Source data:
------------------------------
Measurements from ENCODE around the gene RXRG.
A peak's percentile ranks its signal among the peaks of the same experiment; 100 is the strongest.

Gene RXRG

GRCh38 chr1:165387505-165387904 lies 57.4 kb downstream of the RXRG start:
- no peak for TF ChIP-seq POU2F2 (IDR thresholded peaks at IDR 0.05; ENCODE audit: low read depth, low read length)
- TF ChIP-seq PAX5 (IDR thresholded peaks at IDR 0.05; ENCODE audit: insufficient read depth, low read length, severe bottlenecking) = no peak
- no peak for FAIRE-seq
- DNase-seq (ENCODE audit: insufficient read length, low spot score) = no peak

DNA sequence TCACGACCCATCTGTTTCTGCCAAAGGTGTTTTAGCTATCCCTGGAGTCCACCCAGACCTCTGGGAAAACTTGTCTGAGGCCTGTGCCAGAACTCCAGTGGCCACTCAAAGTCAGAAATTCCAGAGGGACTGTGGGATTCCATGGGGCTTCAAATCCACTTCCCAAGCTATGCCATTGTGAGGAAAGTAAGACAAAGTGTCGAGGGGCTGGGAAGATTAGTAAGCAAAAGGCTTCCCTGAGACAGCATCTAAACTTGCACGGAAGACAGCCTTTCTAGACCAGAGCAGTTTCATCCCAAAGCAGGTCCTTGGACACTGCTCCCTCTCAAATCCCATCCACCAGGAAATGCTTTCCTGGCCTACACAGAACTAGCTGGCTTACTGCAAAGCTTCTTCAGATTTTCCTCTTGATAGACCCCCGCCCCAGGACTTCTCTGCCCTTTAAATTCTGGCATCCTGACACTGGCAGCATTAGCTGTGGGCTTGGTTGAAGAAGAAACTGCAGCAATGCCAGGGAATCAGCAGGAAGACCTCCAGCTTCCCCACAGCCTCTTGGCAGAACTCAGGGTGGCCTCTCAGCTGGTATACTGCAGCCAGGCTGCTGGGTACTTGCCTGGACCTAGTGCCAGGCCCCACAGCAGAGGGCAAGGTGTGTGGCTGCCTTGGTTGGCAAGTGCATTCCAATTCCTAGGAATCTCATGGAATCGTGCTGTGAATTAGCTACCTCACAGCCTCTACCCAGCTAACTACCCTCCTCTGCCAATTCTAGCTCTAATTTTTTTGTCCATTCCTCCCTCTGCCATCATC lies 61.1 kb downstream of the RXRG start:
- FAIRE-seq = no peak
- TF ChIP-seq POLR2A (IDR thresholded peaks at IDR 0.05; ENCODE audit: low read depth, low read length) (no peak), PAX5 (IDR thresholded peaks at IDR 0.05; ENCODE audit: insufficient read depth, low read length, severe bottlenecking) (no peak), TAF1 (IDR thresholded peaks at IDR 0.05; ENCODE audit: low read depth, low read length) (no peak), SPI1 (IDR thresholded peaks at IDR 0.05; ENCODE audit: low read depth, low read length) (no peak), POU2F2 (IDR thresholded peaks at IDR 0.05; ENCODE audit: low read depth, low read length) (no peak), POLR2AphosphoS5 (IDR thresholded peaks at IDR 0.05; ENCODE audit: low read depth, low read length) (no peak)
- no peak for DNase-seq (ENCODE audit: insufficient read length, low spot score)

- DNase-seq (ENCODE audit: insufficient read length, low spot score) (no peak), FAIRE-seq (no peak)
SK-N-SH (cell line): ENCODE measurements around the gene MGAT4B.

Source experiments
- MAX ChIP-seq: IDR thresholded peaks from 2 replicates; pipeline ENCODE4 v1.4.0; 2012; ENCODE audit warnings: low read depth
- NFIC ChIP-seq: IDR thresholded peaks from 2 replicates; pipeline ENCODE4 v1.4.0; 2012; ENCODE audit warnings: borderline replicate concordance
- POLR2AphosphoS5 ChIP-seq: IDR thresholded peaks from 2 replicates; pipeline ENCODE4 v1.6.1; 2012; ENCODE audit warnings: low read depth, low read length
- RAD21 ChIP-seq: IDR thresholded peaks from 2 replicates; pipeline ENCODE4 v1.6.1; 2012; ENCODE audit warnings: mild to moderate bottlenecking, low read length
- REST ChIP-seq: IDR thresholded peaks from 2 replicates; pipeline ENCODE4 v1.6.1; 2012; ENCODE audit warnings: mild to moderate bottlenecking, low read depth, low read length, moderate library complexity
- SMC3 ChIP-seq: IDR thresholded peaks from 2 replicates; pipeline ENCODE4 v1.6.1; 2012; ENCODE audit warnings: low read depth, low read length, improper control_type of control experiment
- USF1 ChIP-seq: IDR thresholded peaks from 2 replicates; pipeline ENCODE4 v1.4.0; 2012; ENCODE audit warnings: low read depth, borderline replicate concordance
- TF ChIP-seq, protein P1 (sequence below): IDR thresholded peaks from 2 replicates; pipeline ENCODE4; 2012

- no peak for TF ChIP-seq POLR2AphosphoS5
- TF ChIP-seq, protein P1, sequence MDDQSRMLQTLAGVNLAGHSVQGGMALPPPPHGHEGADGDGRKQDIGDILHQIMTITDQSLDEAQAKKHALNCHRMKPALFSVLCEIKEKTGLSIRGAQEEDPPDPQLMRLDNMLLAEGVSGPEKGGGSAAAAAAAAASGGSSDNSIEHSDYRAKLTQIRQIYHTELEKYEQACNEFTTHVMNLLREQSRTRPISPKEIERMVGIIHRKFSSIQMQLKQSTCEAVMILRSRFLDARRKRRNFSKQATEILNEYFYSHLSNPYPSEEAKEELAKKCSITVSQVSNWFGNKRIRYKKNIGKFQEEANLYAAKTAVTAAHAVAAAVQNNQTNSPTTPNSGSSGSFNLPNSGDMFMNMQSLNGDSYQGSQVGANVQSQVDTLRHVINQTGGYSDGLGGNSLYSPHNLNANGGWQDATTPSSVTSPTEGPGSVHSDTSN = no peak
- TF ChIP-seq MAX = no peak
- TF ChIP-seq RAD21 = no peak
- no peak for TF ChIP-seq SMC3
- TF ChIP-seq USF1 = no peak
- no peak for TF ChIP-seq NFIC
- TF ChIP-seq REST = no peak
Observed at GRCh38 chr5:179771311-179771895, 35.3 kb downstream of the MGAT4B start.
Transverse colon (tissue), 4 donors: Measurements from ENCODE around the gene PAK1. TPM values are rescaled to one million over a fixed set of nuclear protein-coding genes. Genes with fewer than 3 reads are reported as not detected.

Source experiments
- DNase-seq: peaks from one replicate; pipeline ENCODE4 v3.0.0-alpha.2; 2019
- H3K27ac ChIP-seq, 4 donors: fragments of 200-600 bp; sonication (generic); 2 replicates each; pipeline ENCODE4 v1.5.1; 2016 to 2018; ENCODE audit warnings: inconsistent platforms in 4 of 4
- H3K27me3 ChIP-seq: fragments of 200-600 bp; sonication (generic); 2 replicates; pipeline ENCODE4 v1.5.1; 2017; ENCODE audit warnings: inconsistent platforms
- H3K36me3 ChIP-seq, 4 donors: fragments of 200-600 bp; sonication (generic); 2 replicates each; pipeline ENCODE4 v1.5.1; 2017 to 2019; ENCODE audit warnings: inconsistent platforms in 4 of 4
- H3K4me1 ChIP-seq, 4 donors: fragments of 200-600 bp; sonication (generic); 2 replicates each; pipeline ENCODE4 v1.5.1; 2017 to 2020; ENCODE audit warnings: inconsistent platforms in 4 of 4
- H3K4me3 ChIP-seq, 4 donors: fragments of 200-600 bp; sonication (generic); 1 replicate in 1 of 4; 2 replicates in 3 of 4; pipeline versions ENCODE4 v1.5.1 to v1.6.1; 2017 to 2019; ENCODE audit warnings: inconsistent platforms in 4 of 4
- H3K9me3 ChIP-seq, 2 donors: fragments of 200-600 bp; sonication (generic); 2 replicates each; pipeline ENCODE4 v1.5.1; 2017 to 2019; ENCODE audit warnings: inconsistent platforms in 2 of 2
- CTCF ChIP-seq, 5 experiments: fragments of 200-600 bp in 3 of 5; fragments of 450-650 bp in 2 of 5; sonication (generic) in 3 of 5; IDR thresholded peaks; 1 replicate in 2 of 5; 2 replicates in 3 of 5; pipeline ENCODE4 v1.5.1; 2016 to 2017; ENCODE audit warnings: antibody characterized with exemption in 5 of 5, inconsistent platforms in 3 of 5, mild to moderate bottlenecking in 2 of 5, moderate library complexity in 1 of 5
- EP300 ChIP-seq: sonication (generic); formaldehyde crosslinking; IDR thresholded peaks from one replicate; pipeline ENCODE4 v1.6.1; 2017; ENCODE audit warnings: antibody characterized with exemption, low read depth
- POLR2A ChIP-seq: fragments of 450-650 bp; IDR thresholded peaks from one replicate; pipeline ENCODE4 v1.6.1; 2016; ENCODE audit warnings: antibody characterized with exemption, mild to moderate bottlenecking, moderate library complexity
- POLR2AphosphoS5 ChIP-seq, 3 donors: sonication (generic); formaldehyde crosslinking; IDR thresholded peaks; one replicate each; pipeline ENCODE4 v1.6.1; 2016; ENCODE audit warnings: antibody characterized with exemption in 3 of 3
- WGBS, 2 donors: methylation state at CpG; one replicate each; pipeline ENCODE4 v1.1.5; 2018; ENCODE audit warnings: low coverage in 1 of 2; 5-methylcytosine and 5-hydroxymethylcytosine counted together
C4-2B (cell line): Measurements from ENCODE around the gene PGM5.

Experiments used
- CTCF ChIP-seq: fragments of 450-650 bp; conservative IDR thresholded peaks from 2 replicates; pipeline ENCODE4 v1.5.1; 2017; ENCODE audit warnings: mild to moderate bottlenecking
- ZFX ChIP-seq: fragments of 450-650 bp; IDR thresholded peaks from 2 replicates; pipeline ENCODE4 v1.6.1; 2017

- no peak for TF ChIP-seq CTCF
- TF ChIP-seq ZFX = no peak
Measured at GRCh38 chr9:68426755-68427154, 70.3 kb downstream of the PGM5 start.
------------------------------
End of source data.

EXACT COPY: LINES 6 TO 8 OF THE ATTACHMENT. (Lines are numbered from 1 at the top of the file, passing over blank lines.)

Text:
- TF ChIP-seq PAX5 (IDR thresholded peaks at IDR 0.05; ENCODE audit: insufficient read depth, low read length, severe bottlenecking) = no peak
- no peak for FAIRE-seq
- DNase-seq (ENCODE audit: insufficient read length, low spot score) = no peak